You'll need ways to control your opponent's characters (for example, by killing them, stealing them, or moving them out of the way).  And it doesn't hurt to have some support card destruction either.

 

Know what cards you need in your opening hand to win.  In my decks I identify 3 cards that are essential to controlling the first few rounds, and if I control the match right from the start, I have a much better chance of winning the entire game.

 

Know when to Mulligan.  If I don't see 2 of these 3 key cards then I draw a new hand.  I firmly believe that taking a Mulligan at the right time wins games.  My philosophy here is "when in doubt take a Mulligan because it can't get worse."

 

I'll say it again because it's worth repeating - like your deck.  Pick a faction or factions that inspire you.  Do you like combos?  Great!  Are theme decks more your speed?  Go for it.  In the end, it's nearly impossible to predict what you'll be facing so make a deck that you're comfortable playing, has at least 1 clear path to victory, is fast, has some defense, and then call it good.

 

I go into every Cthulhu tournament hoping to win but expecting to lose.  If I've taken a deck that I enjoy playing - as opposed to some soulless thing that I don't find interesting - then losing doesn't sting quite as much.  Just a little ;)


Edited by Yipe, 08 November 2013 - 12:06 PM.

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#8 Saint7

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Posted 08 November 2013 - 03:45 PM

If I place 3 copies of the same card in my deck (an important card that is the lynchpin of my strategy), how frequently would you say I would receive that card in my hand on my opening draw?


~*~
Le monde tourne sur mes roues, je pédale sous les chaudrons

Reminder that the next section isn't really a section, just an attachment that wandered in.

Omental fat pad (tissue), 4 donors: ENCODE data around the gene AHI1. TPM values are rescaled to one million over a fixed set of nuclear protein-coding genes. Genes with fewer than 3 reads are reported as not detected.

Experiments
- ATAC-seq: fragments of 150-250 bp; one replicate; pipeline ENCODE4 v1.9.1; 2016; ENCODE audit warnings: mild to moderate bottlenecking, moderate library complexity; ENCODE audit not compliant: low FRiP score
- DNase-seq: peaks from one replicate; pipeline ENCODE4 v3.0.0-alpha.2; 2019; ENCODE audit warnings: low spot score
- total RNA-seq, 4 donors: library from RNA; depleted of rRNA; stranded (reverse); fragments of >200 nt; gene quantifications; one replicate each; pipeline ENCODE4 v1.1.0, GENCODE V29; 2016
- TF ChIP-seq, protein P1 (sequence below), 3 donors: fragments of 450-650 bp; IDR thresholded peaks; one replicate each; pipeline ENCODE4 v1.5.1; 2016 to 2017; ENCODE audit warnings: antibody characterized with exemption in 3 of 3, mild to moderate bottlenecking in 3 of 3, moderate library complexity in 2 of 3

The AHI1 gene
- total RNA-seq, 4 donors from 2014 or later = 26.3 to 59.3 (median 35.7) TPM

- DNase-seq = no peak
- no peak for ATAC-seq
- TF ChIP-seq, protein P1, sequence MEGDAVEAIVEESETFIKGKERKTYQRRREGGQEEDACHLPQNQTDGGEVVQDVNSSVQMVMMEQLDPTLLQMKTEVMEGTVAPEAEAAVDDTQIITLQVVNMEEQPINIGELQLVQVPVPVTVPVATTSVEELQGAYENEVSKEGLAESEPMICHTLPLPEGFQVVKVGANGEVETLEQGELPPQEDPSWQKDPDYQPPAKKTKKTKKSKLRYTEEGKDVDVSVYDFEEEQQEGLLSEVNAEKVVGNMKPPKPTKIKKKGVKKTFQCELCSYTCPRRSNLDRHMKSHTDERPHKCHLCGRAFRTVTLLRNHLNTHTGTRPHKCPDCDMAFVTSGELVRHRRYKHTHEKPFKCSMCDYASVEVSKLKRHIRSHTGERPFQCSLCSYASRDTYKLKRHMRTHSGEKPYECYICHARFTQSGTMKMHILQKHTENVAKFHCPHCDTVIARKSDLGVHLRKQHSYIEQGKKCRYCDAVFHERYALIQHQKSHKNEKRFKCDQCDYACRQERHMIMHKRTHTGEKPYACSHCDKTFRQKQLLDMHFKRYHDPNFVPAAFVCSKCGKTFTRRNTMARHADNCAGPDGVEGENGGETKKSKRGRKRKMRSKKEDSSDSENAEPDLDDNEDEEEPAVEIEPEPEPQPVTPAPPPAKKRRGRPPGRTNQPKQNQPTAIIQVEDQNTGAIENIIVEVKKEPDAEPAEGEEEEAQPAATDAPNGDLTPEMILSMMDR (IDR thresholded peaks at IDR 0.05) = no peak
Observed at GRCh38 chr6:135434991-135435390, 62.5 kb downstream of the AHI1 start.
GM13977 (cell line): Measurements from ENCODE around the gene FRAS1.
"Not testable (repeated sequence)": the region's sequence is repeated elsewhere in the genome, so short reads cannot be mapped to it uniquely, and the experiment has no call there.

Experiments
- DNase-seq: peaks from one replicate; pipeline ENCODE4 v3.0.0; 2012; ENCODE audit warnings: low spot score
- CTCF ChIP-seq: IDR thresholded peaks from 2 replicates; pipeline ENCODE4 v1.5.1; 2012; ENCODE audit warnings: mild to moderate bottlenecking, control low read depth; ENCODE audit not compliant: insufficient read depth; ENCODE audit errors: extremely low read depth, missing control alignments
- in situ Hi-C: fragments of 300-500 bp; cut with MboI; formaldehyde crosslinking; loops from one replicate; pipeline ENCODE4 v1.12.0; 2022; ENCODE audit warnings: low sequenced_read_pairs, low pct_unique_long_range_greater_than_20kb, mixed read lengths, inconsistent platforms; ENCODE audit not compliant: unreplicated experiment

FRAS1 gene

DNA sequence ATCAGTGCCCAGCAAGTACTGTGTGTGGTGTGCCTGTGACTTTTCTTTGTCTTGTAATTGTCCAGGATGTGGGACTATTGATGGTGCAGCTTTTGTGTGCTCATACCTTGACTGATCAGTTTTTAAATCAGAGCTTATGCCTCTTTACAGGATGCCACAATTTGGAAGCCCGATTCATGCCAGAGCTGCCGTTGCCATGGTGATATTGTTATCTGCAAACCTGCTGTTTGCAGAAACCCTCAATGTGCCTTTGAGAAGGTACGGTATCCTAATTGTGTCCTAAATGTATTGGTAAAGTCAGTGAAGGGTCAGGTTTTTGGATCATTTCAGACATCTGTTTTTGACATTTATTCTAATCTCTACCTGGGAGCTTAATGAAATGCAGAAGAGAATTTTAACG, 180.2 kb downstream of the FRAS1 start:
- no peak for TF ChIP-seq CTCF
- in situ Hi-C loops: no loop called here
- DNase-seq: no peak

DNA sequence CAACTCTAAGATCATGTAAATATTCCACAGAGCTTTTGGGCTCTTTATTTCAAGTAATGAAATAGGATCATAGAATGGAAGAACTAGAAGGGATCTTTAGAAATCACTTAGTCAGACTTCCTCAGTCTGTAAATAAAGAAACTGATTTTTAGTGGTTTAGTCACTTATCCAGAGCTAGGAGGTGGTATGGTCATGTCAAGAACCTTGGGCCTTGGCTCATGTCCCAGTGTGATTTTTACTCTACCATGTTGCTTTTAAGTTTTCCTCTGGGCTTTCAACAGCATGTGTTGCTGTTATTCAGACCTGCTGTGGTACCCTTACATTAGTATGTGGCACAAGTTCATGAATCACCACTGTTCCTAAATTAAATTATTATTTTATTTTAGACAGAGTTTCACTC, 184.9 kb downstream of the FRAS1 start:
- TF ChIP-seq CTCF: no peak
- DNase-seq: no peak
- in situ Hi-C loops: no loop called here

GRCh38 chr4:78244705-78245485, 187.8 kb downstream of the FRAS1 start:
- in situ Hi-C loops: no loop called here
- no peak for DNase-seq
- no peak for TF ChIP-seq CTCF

Je file sous les constellations sans faire trop attention
Et si ça se trouve, je ne rêve à rien...


#9 Yipe

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Posted 08 November 2013 - 06:48 PM

Assuming your deck is 50 cards and you've included 3 copies of the card in question, I believe you have a 41% chance of drawing 1 copy of that card in your opening hand.



#10 Yipe

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Posted 08 November 2013 - 07:16 PM

A quick follow-up to this:

 

I find knowing the percentage of how often you'll see a particular card in your opening hand isn't important.  That's just science.  A big part of successfully piloting a Call of Cthulhu deck is art.

 

It's far more important to 1) know what combination of cards you want to see in your opening hand and 2) how to resource your deck properly.

 

For example, are the event cards in your deck primarily from 1 faction? Do they cost 1?  2?  If so, you'll want 1 of your first turn domains to match your event-heavy faction, in addition to what you need to play characters.  Otherwise you may end up with a 1-resouce domain that's not getting used for the first few turns, and that's not efficient.

 

Knowing how to run your deck during the opener, mid and end game is far more useful than crunching the numbers (beyond paying attention to cost distribution).  At least I think so.



#11 Saint7

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Posted 08 November 2013 - 07:57 PM

For specifics, I really got fascinated with The Key and The Gate and made a variation of the 'The Great Race of Yithian' deck. I'm currently testing and debugging the bejesus out of my mono-Yog deck (with a few neutrals splashed in to help with the lack of 'Investigation' icons.)

 

The lynchpin of my deck is Nikola Tesla and the aim of the deck is.......yup, you guessed it, Kill Tesla when he's burgeoning with success tokens.

 

So Tesla costs 2 which is extremely cheap. I also splash in a few 1 - 2 cost henchmen to help rush and overwhelm my opponent in the beginning. They are:

 

Yithian Scout, Professor Nathaniel Peaslee, Tunnel Lurker, Pawn Broker, The Sleepwalker, Lost Oracle.

 

Middle Tier henchmen for 3 cost include:

 

Amaranth, Scholar From Yith, The Red-Gloved Man, Guardian Pillar, The Mage Known As Magus, and Wilbur Whateley (old version).

 

You'll notice I chose a bunch of these henchmen based on the fact that they have 'Terror' icons and 'Arcane' icons.